Virtue ethics overview

'happiness'- supreme end goal/purpose of human life; good for a person
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Two types of aims
superior and subordinate
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doing one thing to achieve something different- school-qualifications-good job etc
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doing something to achieve its outcome-'because it makes me happy'- becomes superior aim
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character trait to be valued e.g. courage and justice
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what did Aristotle believe?
truly virtuous person is virtuous all the time as it's instinctive
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Moral virtues
developing a good character- cultivated by habit and experience
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Intellectual virtues
qualities of the mind developed via learning
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Cardinal virtues
most valued virtues- work coherently- cannot work separately
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Four cardinal virtues
wisdom, temperance, courage and justice
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Most valuable virtue
reason- we can work out what is right- thus possible to reach eudaimonia.
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Virtue ethics is...
relative- judges based on intent of action, not the action itself
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It's also...
character based- right act is the action a virtuous person would do in the same circumstance
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primarily focused on he kind of person we should become rather than actions we should avoid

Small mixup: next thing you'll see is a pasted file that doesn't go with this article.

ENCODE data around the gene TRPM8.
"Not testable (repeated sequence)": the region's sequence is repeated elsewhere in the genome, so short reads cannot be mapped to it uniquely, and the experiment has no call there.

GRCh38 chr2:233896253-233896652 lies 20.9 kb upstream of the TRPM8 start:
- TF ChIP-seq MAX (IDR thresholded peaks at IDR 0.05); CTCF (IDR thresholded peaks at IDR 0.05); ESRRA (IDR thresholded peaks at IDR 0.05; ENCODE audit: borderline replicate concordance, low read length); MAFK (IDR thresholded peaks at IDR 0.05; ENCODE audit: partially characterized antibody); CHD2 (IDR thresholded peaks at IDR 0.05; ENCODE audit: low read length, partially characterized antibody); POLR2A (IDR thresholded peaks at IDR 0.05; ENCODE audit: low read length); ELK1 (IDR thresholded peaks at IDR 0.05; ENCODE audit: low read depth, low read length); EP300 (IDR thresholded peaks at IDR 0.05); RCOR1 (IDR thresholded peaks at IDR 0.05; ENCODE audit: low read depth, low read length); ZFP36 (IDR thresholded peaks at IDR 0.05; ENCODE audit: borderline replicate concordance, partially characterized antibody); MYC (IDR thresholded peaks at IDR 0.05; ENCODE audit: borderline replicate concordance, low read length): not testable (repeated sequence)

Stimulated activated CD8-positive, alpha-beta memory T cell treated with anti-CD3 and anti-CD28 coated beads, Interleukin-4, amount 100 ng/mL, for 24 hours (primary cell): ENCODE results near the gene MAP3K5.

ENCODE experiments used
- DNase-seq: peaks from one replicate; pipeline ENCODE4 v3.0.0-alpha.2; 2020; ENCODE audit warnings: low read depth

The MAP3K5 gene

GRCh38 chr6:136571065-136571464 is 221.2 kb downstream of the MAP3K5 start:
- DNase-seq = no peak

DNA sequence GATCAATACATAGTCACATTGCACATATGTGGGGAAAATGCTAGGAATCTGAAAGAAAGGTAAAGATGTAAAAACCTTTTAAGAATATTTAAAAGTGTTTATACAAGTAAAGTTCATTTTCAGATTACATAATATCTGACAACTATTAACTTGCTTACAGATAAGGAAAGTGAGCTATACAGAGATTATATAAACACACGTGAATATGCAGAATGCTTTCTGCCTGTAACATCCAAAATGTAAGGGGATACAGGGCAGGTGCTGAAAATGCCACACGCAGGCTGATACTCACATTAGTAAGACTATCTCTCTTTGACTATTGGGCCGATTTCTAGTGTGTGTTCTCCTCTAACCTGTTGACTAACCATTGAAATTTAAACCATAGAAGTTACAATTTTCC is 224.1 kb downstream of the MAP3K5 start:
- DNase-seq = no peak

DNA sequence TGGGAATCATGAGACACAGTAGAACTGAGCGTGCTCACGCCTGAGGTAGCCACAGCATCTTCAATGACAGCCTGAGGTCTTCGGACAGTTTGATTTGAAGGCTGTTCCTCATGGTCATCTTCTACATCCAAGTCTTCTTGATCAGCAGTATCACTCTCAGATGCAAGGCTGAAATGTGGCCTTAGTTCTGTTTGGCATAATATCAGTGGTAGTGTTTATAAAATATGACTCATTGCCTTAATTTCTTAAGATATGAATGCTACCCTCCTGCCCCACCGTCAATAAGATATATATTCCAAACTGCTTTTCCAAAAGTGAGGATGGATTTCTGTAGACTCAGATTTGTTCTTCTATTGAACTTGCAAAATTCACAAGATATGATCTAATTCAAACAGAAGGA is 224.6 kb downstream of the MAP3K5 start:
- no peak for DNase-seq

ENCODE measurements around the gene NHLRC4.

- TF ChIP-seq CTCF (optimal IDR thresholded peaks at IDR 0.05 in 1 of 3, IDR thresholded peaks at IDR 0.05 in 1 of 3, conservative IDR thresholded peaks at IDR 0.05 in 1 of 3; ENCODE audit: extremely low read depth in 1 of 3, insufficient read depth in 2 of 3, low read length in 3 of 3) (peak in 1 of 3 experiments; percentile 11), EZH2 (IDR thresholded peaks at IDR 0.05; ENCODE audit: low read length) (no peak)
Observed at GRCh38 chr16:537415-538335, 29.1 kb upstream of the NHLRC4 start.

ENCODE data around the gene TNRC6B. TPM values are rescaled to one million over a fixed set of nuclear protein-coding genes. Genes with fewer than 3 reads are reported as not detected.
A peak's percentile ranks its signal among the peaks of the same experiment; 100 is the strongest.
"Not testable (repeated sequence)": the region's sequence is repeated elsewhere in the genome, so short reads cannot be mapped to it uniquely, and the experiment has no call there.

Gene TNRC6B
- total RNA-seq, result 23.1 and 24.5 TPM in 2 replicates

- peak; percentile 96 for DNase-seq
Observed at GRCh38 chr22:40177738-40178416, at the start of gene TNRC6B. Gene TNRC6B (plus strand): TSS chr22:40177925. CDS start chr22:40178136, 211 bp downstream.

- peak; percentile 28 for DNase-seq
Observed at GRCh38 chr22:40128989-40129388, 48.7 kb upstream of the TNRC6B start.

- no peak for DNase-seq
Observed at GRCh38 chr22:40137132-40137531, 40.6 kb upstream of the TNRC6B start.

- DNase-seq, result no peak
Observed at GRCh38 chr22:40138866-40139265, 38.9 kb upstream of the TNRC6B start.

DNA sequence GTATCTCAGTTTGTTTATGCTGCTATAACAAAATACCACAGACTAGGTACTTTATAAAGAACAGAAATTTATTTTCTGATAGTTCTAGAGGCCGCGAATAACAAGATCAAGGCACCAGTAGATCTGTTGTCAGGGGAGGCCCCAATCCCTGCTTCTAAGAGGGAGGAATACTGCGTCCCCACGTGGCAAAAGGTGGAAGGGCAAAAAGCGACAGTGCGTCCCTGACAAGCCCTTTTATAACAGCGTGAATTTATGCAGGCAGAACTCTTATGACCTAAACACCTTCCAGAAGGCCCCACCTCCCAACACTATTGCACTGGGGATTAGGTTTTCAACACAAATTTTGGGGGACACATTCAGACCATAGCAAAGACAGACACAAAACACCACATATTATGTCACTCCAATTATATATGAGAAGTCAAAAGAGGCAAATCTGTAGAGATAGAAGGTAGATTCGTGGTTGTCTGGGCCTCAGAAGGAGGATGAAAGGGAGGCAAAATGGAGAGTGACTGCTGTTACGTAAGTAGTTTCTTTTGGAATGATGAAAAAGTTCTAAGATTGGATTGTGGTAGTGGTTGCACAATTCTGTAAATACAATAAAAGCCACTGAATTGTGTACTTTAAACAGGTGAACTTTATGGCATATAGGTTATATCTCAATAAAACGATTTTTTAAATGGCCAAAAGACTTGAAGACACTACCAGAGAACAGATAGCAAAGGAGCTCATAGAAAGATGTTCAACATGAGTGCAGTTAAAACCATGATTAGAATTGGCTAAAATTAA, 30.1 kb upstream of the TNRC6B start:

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examines standards for rightness & wrongness of actions-how one ought to act, morally speaking.
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not based on divine moral ethics
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how does VE value morality
for its instrumental worth
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According to Aristotle...
when people acquire good habits of character, they're better able to regulate their emotions & reason
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Leads to...
helps us reach morally correct decisions when we face difficult choices
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emphasis on... (name)
learning how to break bad habits of character, e.g. greed/anger- vices; prevent become a good person
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VE concerned with 3 questions
who am I? who ought I become? How do I get to the end?
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The Golden Mean
mid-point of each moral virtue between excess and deficiency
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vice of deficiency
not enough of the virtue- e.g. cowardice (bravery)
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vice of excess
too much of the virtue- e.g. rashness/impetuous (bravery)
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moral virtues are cultivated by habit/practice
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Aristotle- quote
'what is the highest of all goods? is happiness'
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our reliance on action and not consequences is wrong. modern moral philosophy-misguided as it associates good with actions not people
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"How can there be any moral laws if there is no God?"
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Aristotle- virtues
"We become just by doing just acts."
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Baier's criticism
Aristotle-argues that virtues were only accessible to men-thus androcentric
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agrees with Aristotle's differentiation between the two types of virtue. e.g.
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Example Hursthouse uses
child genius; a child genius may have several intellectual virtues - because they can be taught - but may lack certain moral virtues - because moral virtues only come about through time and experience.
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virtue is important in achieving our purpose-He said that human virtue depends on a sense of community:"Virtues which sustain the households and communities..."
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Two types of aims


superior and subordinate

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